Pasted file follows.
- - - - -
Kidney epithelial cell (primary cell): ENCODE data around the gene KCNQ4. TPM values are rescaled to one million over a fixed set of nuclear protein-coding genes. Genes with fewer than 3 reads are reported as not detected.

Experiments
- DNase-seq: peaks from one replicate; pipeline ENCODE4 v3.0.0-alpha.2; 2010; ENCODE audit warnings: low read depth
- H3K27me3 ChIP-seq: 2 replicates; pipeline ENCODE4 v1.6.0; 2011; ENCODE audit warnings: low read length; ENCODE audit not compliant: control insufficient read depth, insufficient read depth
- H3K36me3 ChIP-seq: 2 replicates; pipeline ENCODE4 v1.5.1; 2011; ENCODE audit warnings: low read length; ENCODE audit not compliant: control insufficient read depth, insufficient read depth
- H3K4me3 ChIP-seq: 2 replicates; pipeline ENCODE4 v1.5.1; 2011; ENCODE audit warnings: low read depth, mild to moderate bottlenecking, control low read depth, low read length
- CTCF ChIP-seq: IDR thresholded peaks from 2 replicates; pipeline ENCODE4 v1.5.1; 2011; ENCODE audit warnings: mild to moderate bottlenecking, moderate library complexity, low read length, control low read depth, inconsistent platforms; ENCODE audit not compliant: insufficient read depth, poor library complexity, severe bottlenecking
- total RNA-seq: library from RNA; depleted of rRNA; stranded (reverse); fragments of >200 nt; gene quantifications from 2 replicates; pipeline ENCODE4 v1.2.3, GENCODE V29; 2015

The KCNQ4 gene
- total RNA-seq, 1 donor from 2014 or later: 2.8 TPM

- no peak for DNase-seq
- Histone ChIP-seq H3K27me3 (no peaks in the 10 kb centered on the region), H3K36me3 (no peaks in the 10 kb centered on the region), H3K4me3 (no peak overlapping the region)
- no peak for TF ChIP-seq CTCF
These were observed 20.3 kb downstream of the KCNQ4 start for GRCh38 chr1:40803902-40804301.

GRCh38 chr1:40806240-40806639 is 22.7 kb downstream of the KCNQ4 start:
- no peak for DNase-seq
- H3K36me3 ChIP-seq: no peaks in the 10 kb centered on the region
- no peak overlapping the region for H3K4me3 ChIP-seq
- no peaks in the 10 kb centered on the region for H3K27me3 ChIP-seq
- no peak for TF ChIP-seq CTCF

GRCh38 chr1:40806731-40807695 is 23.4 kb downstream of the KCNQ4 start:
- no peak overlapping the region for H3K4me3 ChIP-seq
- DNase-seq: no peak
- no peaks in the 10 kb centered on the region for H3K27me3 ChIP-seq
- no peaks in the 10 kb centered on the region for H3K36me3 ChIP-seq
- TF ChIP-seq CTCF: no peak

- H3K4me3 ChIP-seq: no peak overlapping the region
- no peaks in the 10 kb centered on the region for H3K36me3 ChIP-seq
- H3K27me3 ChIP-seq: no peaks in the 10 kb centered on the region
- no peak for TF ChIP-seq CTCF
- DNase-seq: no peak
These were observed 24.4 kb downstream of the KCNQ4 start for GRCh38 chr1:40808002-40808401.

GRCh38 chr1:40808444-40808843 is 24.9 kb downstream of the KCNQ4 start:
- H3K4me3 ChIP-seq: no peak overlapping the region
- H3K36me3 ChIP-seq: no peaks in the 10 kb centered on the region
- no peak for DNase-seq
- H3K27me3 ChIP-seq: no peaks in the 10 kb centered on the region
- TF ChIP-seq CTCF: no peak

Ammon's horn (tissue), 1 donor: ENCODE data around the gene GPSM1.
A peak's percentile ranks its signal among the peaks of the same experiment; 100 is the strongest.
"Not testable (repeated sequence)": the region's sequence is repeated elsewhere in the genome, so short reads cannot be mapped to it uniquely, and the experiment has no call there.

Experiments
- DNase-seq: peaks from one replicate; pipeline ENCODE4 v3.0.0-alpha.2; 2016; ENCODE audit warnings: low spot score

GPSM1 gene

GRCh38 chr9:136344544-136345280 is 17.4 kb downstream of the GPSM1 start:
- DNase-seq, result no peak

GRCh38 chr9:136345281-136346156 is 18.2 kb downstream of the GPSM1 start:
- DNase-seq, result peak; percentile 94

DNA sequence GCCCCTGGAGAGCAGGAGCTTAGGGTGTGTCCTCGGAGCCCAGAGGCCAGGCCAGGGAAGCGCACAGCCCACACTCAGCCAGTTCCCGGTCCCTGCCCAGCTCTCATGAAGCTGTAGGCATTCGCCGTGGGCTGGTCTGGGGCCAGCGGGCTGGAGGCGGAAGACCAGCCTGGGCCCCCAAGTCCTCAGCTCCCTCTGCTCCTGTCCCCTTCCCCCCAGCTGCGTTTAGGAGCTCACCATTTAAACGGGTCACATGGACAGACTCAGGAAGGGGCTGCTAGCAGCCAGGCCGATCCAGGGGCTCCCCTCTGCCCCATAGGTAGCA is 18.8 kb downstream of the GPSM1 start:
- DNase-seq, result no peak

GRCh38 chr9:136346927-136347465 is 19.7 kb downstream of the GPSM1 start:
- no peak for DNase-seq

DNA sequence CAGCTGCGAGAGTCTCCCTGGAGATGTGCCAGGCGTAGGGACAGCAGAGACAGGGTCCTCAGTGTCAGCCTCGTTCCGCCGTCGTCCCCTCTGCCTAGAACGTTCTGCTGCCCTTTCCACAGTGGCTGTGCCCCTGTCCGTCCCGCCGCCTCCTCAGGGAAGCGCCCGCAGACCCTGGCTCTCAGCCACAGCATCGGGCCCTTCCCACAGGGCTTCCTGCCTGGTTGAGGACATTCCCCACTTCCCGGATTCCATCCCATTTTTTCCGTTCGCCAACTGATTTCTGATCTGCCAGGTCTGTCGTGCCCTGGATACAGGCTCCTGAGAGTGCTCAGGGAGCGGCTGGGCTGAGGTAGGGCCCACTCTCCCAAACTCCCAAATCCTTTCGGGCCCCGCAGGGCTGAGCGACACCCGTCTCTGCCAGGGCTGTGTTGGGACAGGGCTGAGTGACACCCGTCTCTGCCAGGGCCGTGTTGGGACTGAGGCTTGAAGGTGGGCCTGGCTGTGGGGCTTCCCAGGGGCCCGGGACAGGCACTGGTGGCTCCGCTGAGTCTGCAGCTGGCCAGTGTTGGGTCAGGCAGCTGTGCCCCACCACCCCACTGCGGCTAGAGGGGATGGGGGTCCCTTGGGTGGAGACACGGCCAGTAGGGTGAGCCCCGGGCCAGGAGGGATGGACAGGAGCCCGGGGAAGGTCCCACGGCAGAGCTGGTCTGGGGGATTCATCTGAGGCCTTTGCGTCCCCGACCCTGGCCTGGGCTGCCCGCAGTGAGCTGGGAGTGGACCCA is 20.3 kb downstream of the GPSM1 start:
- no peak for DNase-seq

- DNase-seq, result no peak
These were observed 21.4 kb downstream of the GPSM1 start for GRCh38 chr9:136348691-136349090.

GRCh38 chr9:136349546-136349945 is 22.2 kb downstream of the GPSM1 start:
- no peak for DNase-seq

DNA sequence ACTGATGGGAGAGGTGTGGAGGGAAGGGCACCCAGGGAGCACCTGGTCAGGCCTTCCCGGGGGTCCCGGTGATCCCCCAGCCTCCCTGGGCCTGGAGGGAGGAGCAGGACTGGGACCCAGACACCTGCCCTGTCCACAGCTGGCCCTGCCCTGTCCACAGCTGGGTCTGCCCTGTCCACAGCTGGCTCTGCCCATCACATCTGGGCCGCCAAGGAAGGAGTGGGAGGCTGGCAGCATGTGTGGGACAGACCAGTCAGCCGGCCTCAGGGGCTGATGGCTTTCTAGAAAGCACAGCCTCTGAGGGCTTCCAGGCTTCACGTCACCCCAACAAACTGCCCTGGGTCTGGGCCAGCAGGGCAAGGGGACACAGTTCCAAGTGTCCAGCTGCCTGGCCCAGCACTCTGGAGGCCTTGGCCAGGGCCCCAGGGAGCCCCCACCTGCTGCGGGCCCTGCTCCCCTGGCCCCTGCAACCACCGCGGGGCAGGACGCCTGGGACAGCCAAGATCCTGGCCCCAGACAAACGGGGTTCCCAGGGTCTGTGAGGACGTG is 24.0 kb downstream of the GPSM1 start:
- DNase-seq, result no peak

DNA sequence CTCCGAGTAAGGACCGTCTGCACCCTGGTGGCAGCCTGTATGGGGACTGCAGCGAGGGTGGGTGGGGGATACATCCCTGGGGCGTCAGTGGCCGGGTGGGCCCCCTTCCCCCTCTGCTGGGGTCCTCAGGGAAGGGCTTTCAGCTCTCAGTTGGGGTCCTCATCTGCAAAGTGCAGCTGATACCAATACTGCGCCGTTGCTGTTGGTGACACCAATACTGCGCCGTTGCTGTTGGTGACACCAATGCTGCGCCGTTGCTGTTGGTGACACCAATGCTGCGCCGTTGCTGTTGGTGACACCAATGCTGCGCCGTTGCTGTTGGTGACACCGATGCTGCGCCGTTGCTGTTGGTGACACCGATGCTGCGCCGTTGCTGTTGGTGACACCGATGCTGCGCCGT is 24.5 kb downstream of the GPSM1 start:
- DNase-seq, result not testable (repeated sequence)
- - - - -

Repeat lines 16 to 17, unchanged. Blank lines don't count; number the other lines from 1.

- no peak for DNase-seq
- H3K36me3 ChIP-seq: no peaks in the 10 kb centered on the region